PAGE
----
There is a long discussion about a powered external microphone here:

Look at the response from Gerald in response #9. I built one based on those specs and it works well. In theory, plugging in a microphone into the microphone jack disables the internal microphone. There is currently some question as to whether or not that is happening completely or not as a few of us are experiencing some odd side effects using an external microphone. Regardless, this is a good place to start to build a circuit as describe in that thread.

Connor Cook said Aug 25, 2016 11:23:51

Did you use the Adafruit DGC microphone that was linked in the post? I have an external microphone with two power connections, which I would connect in series to power the microphone, then it has two wires. I don't know how to connect these wires to the attenuator circuit, and then attach that circuit to the microphone jack.

My question is how to physically connect these things. A picture of your set up would be extremely helpful.
Dylan said Aug 25, 2016 17:07:37
I used the one recommended by Gerald in that thread:

Gerald is very particular about the type of mic that is used and prefers that we use one with the same MAX9814 chip that MOVI has onboard, hence the adafruit mic. It might be worth the $7.95 plus some effort in building a box for it for the piece of mind that you'll get the best possible support from the Audeme guys. For the box, I used one of those slide top mint boxes lined with some plastic salvaged from an old ribbon cable. Be aware though, the mic is smaller than you will imagine looking at the pictures - the way adafruit laid it out, it is very difficult to find screws and nuts that are small enough to secure the mic to the box, and to drill holes precisely enough right beside the large hole for the electret itself.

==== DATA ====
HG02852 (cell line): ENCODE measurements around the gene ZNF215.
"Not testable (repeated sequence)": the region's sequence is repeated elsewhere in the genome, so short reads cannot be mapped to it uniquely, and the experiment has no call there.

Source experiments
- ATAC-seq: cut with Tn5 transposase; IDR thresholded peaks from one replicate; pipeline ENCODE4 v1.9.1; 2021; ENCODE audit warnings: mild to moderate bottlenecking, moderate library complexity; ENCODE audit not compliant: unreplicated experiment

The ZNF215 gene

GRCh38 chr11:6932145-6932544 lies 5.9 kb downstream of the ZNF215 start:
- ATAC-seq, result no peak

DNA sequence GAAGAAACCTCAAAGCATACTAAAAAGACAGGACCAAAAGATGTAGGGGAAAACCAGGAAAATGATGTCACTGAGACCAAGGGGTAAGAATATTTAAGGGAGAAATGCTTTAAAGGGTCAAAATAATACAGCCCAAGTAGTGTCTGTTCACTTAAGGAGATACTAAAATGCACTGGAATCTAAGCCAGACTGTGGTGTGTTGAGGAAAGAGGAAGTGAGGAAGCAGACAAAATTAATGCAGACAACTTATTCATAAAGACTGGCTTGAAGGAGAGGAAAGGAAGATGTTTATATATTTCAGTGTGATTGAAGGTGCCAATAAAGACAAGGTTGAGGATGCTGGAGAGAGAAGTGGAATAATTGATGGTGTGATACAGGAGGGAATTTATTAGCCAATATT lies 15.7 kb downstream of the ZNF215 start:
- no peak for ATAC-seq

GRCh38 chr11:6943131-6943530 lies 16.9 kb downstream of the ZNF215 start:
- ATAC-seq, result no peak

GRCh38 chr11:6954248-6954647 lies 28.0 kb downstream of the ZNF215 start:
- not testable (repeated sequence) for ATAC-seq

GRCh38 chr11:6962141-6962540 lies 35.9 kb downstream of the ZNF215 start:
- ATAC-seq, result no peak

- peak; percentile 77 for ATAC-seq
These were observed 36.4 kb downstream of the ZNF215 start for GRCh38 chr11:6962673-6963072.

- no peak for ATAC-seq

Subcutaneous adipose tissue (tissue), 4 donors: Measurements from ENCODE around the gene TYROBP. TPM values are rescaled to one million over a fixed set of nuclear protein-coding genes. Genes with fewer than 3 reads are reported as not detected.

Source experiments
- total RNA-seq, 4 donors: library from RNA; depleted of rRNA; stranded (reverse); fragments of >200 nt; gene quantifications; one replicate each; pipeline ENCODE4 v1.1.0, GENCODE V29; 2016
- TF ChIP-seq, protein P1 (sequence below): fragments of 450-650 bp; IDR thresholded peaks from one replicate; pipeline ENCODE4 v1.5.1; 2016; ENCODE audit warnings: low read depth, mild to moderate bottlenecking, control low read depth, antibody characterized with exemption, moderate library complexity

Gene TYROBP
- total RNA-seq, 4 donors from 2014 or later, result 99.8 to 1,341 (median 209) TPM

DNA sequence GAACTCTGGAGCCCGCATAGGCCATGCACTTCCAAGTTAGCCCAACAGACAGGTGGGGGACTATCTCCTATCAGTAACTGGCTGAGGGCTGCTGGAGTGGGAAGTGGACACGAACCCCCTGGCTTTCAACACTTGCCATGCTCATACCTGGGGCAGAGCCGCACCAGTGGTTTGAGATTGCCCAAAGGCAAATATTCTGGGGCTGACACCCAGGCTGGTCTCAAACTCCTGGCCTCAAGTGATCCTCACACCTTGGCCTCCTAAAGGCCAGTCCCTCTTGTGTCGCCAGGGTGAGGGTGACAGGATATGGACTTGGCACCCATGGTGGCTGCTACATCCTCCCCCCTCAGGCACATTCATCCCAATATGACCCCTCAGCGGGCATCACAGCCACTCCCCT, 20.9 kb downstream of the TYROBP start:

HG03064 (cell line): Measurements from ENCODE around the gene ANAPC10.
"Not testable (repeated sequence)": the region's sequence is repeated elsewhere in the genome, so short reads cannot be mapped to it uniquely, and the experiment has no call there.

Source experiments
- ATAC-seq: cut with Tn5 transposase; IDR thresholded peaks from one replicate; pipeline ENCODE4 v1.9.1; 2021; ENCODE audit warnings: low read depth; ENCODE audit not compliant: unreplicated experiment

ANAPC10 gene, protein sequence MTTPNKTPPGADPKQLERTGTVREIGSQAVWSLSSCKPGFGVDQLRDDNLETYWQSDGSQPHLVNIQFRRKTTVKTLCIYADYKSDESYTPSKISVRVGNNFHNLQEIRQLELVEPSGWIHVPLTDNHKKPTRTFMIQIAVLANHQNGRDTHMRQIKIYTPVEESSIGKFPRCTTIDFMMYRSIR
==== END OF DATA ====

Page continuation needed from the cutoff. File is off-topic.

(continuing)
A useful photo would be difficult to take because the solder points are all barely visible. It kind of looks like this:

|       GND|---------------------------------------------------- To Arduino GND ----------------------\
|       Vdd|---------------------------------------------------- To Arduino 5V                        |
|      Gain|               (long 8-10 foot cable)                                                     |
|       Out|---------------------------------------------------- To "Line in" on attenuator circuit   |
|        AR|                                                     To GND on Attenuator circuit  -------/

Mic lvl out on the attentuator circuit gets split and soldered to both the tip and the center ring on a 3.5mm stereo plug. GND on the attenuator circuit goes to the final ring (called the Sleeve I believe). I may have overdone the grounds the way I did it there; I'm no electronics expert.

I actually used a mono jack that looks like this:

and used a mono to stereo converter because I was able to just barely solder the two resistors and capacitor inside the mono jack housing so it's all compact and neat. This isn't for the faint of heart though, it's extremely tricky and you need to have a really good electronics place you can source a tiny capacitor from if you want to do it this way.

I hope that helps a bit.
[Last edited Aug 25, 2016 17:14:44]
Connor Cook said Aug 25, 2016 18:46:07
Thanks Dylan, that was super helpful. However, I think I am going to try a pre-amped microphone and attenuate it. I am trying this at my job and I really don't want to break anything.